My poor old priest is such a child! A good old man is always a child—a woman can see through and through him.
Ah, me! I am cared for now as I never was before, yet I feel like baby when she is tired after walking round the chairs and comes to be nursed. What children we all are at the end—just children!
* * * * *
AUGUST 4. Father Dan came across, in breathless excitement to-day. It seems the poor soul has been living in daily dread of some sort of censure from Rome through his Bishop—about his toleration of me, I suppose—but behold! it’s the Bishop himself who has suffered censure, having been sent into quarantine at one of the Roman Colleges and forbidden to return to his diocese.
And now, lo! a large sum of money comes from Rome for the poor of Ellan, to be distributed by Father Dan!
I think I know whose money it is that has been returned; but the dear Father suspects nothing, and is full of a great scheme for a general thanksgiving, with a procession of our village people to old St. Mary’s and then Rosary and Benediction.
It is to come off on the afternoon of the tenth, it seems, my last day in Ellan, after my marriage, but before my departure.
How God governs everything!
* * * * *
AUGUST 6. It is really wrong of me to allow Martin to go on. This morning he told me he had bought the special license for our marriage, and this evening he showed me our tickets for Sydney—two berths, first cabin, steadiest part of the ship. Oh, my dear heart, if you only knew that I have had my ticket these many days, and that it is to take me out first on the Great Expedition—to the still bigger Unknown, the Everlasting Sea, the Immeasurable Eternity!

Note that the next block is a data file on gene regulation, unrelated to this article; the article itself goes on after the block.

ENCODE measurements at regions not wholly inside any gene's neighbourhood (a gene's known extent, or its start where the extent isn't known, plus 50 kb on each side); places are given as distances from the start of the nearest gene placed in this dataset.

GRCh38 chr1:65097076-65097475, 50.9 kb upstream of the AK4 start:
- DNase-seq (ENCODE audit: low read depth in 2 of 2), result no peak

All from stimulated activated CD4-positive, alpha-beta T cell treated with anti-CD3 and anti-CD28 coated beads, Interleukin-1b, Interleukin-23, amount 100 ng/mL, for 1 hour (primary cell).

I must be brave. Although I am a little cowardly sometimes, I can be brave.
I have definitely decided to-night that I will tell him. But how can I look into his face and say. . . .
* * * * *
AUGUST 7. I have made up my mind to write to Martin. One can say things so much easier in a letter—I can, anyway. Even my voice affects me—swelling and falling when I am moved, like a billow on the ocean.
I find my writing cannot any longer be done in a sitting position in bed, but I can prop my book on my breast and write lying down.
MARY O’NEILL’S LETTER TO MARTIN CONRAD
August 9th, 6 A.M.
MY OWN DARLING,—Strengthen yourself for what I am going to say. It will be very hard for you—I know that, dear.
To-morrow we were to have gone to the High Bailiff; this day week we were to have sailed for Sydney, and two months hence we were to have reached Winter Quarters.
But I cannot go with you to the High Bailiff’s; I cannot go with you to Sydney; I cannot go with you to Winter Quarters; I cannot go anywhere from here. It is impossible, quite impossible.